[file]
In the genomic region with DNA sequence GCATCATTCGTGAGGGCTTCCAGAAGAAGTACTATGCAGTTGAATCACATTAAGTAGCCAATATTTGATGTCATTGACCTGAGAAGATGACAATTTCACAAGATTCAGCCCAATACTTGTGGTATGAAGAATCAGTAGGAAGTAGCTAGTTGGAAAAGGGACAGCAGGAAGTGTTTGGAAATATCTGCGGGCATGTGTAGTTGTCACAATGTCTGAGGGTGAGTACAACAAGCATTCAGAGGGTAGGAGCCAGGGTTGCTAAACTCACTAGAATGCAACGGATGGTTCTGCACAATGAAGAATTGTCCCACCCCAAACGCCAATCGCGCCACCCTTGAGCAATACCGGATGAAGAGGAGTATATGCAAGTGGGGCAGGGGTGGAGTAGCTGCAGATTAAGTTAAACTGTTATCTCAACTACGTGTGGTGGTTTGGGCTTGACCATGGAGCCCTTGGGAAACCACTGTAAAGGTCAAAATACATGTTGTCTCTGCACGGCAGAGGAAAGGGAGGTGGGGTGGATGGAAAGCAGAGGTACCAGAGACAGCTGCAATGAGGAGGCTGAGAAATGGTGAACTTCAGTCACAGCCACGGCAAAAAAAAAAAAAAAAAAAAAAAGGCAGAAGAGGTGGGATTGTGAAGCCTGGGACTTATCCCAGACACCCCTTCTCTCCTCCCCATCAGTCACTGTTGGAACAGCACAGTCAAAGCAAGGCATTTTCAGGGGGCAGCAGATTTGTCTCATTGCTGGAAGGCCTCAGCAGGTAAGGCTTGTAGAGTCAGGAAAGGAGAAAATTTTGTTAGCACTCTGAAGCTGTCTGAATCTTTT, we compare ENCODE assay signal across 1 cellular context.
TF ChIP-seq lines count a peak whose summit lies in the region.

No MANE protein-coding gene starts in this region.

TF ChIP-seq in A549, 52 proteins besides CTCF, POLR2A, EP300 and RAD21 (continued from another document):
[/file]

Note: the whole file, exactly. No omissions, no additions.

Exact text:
In the genomic region with DNA sequence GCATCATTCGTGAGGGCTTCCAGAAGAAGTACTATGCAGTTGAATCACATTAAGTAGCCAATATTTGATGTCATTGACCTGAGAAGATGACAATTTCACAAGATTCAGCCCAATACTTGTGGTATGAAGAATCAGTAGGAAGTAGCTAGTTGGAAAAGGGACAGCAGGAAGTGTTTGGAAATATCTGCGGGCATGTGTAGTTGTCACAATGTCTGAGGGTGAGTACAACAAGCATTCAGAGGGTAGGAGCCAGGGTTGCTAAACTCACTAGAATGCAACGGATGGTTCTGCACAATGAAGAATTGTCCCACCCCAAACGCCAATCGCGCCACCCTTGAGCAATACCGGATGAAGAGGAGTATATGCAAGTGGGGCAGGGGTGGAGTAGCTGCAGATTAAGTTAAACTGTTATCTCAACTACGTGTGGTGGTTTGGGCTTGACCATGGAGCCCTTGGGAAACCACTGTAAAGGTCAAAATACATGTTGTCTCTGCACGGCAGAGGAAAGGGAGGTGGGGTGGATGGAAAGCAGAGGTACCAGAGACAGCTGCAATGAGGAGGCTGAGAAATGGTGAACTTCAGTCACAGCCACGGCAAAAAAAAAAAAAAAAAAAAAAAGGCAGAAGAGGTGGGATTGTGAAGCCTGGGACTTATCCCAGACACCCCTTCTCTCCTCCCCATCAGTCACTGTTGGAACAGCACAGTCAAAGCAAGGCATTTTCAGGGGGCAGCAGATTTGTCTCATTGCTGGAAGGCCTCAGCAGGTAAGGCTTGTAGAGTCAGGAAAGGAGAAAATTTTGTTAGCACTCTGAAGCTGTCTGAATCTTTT, we compare ENCODE assay signal across 1 cellular context.
TF ChIP-seq lines count a peak whose summit lies in the region.

No MANE protein-coding gene starts in this region.

TF ChIP-seq in A549, 52 proteins besides CTCF, POLR2A, EP300 and RAD21 (continued from another document):